Senegal’s eco-friendly, travelling bike-cinema

Outdoor film screening during the Cinécyclo Tour of Senegal. Photo courtesy of Cinécyclo
Outdoor film screening during the Cinécyclo Tour of Senegal. Photo courtesy of Cinécyclo


With a pedal-powered generator, a mini-projector, a movie screen and a speaker, the organisation CinéCyclo has been crisscrossing Senegal to offer free outdoor film screenings. The project aims to show movies in isolated villages that don’t usually have access to cinemas, but also to highlight local initiatives that protect the environment.

CinéCyclo, based in Bourgogne, France, was conceived by a young French graphic designer named Vincent Hanrion who was passionate about both cinema and cycling. In 2015 he organised the first CinéCyclo Senegal Tour thanks to an online crowdfunding campaign. The tour, which recently ended, lasted seven months. In total it covered 3,000 kilometres and counted 101 screenings, bringing together more than 10,000 audience members.

Hanrion’s only means of travel was the bicycle, and all the electricity used for the projections was generated with a pedal-operated generator designed in Senegal by a local collaborator. Once the tour ended, Hanrion returned home, leaving behind him a new organisation – CinéCyclo Senegal – which aims to continue the activities he started.

A promotional video for CinéCyclo Senegal Tour. Photo courtesy of CinéCyclo.

Yoro Diallo, 25, is a young Senegalese man who met Hanrion at the University of Dakar in 2015, when he presented the CinéCyclo project to students. Diallo promptly told Hanrion he wanted to be part of the team. Diallo grew up in the southwest of Senegal in a small, isolated village without electricity, and he was completely taken with the project.

“Every film highlights a positive environmental initiative that’s easy to put in action”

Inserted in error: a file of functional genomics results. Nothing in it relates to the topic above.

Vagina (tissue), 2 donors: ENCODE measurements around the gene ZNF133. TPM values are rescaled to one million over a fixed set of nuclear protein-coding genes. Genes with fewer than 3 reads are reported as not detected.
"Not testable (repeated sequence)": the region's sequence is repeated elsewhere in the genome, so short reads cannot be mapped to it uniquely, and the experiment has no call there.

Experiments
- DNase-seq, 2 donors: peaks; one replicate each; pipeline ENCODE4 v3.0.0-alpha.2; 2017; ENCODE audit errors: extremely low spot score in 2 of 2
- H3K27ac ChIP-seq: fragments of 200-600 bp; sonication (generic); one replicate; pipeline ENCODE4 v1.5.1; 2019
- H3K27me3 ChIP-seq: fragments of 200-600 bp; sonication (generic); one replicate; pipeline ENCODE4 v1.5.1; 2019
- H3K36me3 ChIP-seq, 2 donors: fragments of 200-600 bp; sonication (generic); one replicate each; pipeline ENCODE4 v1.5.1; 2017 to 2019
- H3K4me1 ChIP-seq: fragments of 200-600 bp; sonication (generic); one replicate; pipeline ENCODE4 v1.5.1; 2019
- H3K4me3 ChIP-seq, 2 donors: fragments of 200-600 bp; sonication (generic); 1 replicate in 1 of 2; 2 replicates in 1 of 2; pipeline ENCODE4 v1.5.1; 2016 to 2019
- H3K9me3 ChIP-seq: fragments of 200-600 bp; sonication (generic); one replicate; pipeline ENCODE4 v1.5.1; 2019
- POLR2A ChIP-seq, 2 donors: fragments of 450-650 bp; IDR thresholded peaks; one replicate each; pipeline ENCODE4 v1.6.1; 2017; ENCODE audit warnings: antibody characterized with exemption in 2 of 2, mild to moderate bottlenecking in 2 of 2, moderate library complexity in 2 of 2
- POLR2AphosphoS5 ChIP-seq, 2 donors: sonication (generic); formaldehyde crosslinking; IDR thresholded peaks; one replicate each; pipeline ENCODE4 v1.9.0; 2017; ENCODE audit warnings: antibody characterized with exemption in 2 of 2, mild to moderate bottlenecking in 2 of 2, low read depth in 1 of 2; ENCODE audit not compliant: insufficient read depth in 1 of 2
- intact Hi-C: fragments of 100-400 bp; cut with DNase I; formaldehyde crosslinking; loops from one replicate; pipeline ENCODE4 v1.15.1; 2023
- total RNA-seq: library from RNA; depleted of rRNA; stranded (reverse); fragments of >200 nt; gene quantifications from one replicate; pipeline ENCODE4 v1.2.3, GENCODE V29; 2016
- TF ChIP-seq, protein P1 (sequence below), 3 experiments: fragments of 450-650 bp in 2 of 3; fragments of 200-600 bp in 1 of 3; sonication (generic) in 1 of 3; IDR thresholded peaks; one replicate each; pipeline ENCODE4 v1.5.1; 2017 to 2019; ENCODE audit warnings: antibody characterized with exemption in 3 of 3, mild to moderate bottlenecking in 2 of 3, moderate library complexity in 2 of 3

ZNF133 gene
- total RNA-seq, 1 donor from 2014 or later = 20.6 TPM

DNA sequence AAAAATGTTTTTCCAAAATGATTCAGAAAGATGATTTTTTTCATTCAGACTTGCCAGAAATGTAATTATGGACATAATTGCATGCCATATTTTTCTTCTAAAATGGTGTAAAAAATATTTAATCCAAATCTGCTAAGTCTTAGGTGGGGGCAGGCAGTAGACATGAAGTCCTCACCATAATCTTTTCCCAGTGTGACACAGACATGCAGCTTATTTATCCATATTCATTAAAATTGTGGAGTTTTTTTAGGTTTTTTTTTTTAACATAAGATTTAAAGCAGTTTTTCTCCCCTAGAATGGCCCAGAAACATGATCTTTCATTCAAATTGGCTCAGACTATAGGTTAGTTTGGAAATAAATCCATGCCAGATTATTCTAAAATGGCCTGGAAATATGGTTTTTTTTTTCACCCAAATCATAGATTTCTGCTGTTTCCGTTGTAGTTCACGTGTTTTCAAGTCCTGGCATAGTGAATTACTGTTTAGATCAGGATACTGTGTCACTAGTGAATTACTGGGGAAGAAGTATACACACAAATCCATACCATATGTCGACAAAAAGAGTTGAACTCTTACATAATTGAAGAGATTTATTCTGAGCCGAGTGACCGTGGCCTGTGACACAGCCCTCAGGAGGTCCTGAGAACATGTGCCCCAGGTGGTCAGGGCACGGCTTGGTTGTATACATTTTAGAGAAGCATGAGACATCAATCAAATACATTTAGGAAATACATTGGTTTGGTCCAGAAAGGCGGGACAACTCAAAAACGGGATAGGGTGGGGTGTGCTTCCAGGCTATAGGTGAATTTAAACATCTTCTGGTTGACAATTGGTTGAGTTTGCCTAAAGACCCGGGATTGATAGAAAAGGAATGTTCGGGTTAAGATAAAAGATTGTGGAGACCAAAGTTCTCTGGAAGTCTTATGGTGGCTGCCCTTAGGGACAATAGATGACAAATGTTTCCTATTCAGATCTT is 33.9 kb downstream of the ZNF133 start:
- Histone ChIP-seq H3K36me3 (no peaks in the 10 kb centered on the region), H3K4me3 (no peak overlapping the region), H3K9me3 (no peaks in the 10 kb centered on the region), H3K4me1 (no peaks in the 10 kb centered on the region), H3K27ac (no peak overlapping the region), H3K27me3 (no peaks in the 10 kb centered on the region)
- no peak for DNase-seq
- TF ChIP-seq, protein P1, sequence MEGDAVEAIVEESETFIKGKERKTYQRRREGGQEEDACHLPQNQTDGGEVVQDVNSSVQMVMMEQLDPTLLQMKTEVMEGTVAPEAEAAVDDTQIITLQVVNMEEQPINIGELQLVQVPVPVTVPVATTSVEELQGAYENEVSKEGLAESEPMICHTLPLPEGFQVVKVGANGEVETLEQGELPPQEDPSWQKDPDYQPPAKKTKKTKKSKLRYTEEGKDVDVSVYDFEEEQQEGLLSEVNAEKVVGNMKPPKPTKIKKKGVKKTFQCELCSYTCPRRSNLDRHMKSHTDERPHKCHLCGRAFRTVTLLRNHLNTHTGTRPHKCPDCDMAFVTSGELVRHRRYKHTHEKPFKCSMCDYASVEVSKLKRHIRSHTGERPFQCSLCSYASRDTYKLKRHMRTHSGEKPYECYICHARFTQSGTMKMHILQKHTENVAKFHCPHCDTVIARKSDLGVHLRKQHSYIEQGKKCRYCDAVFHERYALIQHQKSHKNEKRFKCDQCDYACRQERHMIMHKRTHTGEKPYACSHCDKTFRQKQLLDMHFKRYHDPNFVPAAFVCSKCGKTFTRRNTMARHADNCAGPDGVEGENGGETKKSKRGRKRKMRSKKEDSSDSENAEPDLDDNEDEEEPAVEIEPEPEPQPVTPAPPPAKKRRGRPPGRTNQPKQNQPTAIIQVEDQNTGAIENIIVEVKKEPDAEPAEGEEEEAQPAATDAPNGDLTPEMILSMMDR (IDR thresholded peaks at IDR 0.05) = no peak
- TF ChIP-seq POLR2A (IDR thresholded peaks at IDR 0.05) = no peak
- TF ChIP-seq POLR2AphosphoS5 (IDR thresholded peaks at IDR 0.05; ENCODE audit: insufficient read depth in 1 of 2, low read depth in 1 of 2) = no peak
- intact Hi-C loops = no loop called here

When Vincent presented his project, I understood right away what an impact it could have on my village and others like it. First of all, I had never been to a cinema myself. For a while there were cinemas in Senegal, but once TV became widespread they disappeared almost completely. Plus, I grew up in an isolated village. We didn't have electricity or access to information. We didn’t know what happened in the rest of the world. [Editor’s note: According to the World Bank, in 2012, only 56.5 percent of Senegal's population had access to electricity.]

Film screening during the CinéCyclo Senegal Tour. Courtesy of Cinécyclo.

“Workshops are held after each screening”

The films that were shown were also very important. The majority of them highlighted a positive environmental initiative that had already been put in place in an African country and that would be easy to imitate. For example, there was a film we showed several times about an ‘improved stove’ that had been built in Malawi. It’s a cooking stove made with a single opening that conserves heat longer and thus needs less wood for heating. We also showed films that explained the consequences of deforestation. Certain regions in Senegal are particularly affected by this problem and could soon become desert zones. [Editor’s note: This is the case in Casamance, where wood trafficking to China is leading to deforestation.]

In total, 101 film screenings were organised in villages across Senegal. Courtesy of Cinécylo.

After each film screening, we would hold a small workshop to help villagers build their own improved stoves. We also showed a film about how to make organic fertiliser out of food waste, ash or animal excrement. People have to become conscious of the impact their activities have on nature and to improve them.


“Cinema is a fun way to bring information to people”

In fact, these films allow us to show that there are alternatives for protecting the environment and that they’re easy to implement. But we have other kinds of movies, too: one is about the importance of education for girls, which we showed in several places.

Part of the CinéCyclo Senegal Tour team. Courtesy of Cinécyclo.

Our mode of transportation was a very important part of the project. First of all, the bike allowed us to go to places that aren’t accessible by car. Second, it demonstrated an independent method of electricity production.

Sometimes I get calls from villagers who ask me to come back with one of the films about health or about how to fish without using up all the available fishing stock. There’s a real need for information, and cinema is a fun way to bring it to people.

We’re thinking about opening branches of CinéCyclo in various isolated regions in Senegal. They would be managed by volunteers who would continue to spread information about the environment and renewable energy.

The team also offered films for kids. Courtesy of Cinécyclo.

Hanrion, the project’s founder, is hoping to develop the project in other countries. Between August and September 2016, he will be doing a tour in France’s Burgundy region to talk about his trip to Senegal. A CinéCyclo Tour going from Canada all the way to Argentina will also be organised starting in August, with the same goals: meeting local environmental groups, showing engaging films and sharing ideas.